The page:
I must sound like a broken record since Ive been posting the same over and over, but I’m not sold on any of the free agent 1b. I strongly favor a trade, like I wrote on yesterday’s article, prefer someone like Adam Lind who’s goinna be block by Encarnation, we all know Moreland is block by Fielder, Butler will not have a home if the Royals sign Beltran, who btw wouldn’t mind seeing him try at 1b (Beltran that is) and LoGo has been a player that Miami would love to get rid of, especially after having a poor season last year. I will throw another name out there, Juan Uribe, I prefer him over Sanchez to back up 1&3b

    • deacs

      They do have the prospects to give. Wouldn’t give anyone in the top 8 or 9 for a Lind or Moreland though.

  • csnumber23

    I just read that Loney is looking for 3 years 27-30 million. He was looking for 4-40 mil. If this is the case, I think a trade may be better. I like Loney for the Bucs but I don’t think he is worth 3-27-30 mil. Trade targets for me are Hosmer (although doubt KC moves him) Lind, I. Davis, Moreland.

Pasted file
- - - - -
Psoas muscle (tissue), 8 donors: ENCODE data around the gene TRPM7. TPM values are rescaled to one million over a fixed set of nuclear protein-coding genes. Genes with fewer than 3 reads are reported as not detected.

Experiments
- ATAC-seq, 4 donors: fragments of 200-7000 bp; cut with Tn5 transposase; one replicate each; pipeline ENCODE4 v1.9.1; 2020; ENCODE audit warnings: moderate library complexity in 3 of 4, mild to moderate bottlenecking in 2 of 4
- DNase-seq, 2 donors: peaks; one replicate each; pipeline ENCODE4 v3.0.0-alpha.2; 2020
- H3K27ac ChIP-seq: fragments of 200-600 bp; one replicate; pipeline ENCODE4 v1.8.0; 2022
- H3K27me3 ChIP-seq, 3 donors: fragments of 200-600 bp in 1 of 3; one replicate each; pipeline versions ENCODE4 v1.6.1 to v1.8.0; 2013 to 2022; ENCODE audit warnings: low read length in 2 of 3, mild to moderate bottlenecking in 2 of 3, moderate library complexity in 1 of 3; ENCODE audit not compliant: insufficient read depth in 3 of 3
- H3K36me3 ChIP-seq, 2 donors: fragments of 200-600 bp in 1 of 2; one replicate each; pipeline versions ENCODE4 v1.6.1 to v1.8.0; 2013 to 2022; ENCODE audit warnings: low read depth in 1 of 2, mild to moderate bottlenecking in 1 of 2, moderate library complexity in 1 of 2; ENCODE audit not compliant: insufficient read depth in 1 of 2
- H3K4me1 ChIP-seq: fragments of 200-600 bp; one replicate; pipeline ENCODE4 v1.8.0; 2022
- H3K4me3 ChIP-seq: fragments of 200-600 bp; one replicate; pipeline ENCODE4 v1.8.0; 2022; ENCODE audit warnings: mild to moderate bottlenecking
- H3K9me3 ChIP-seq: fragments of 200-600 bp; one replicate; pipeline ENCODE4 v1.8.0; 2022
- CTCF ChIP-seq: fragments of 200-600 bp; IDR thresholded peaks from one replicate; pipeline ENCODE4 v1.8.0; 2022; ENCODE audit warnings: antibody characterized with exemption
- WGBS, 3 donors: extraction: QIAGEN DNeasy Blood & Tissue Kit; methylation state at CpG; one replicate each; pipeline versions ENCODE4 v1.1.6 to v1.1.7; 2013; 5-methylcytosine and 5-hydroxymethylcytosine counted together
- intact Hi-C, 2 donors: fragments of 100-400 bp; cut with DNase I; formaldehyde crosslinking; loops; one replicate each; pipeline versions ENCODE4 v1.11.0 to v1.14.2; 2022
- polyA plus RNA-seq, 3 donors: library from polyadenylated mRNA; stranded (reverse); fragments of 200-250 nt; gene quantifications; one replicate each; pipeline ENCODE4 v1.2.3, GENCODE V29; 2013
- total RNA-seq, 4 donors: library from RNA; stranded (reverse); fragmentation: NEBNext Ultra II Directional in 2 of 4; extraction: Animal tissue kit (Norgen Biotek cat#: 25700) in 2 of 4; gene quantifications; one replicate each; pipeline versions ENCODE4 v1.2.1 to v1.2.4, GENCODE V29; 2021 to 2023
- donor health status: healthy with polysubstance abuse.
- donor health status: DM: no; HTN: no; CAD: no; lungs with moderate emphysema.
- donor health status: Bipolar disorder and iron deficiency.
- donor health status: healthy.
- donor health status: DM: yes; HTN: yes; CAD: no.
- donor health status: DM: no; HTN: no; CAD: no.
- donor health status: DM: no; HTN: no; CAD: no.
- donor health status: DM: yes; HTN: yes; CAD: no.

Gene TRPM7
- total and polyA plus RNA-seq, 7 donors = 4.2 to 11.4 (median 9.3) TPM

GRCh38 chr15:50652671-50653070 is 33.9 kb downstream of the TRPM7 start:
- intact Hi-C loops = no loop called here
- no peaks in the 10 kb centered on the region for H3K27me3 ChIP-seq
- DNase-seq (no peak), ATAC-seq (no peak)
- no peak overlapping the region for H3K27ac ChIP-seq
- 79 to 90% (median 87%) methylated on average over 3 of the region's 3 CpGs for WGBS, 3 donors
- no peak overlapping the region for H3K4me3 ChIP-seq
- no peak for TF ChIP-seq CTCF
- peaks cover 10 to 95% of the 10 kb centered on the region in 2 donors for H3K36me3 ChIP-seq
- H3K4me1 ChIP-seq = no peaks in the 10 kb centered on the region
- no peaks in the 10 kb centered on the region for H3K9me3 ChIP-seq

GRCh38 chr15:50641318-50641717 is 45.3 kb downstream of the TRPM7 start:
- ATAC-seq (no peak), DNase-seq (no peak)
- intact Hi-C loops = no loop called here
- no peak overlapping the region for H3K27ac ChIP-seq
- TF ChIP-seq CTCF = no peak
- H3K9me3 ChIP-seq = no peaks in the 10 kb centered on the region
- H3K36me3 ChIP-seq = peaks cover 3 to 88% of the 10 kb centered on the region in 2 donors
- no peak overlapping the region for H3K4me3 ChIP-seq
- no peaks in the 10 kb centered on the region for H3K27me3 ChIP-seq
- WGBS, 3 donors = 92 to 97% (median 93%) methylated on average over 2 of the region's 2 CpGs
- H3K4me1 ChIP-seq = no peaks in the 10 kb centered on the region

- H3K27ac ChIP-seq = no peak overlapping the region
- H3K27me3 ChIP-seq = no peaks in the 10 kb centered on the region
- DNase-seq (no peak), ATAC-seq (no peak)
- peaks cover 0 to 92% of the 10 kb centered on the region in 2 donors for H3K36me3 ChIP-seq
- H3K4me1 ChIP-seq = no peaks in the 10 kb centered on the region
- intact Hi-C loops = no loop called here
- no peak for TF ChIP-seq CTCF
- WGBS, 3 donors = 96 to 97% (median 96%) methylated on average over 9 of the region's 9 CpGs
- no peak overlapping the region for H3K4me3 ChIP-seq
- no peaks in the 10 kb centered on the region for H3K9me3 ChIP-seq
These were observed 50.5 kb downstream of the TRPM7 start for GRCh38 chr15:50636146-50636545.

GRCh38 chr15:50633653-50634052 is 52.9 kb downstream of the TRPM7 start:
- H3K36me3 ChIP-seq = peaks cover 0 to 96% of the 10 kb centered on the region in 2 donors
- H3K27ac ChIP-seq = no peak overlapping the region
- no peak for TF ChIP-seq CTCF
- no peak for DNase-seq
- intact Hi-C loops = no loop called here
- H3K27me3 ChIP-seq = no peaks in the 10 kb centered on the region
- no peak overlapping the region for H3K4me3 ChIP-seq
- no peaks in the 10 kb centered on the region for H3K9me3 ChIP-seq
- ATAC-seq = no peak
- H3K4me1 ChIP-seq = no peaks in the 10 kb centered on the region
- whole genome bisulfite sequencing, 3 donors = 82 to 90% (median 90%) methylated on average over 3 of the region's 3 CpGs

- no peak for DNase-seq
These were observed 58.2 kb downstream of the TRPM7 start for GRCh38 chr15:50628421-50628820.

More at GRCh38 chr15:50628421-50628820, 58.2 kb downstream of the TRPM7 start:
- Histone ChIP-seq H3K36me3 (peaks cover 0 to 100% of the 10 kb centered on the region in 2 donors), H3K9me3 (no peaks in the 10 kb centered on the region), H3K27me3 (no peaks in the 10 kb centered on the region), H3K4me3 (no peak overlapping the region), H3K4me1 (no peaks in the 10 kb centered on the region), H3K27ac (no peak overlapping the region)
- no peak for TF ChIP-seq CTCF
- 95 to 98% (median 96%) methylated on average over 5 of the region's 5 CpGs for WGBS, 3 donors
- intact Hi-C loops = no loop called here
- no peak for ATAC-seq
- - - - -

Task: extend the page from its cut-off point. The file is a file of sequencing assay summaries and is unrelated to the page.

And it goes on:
• Gallatin

      Nobody is going to pay James Loney 3/27 in this market, his agent is just doing his job trying to get the best deal he can, but it won’t be that high.

      2/14 plus an option with a 1mil buyout should do it. Too expensive for Tampa, and I have read elsewhere the Brewers don’t like him. Doubt Houston ponies up that much with internal options, and Seattle & Boston are likely to resign their guys.

      Looks like a done deal to me if the Bucks value him that high.

  • Ron Zorn

    Why are we always infatuated with other players that we haven’t had before? Two years ago, the Dodgers would have given James Loney away. Same goes for Adam Lind in Toronto. Mike Napoli isn’t worth 17-20M per year. And Morales isn’t worth whatever he will get, plus a draft pick. If Garrett Jones were coming from another team, he would be one of our great “buy low” options.

    If GI Jones had been on another team, we would be advocating signing him as a bounce back option, since it was only a year ago he had 27 and 86, with a decent average, and maybe not important, but a really good guy!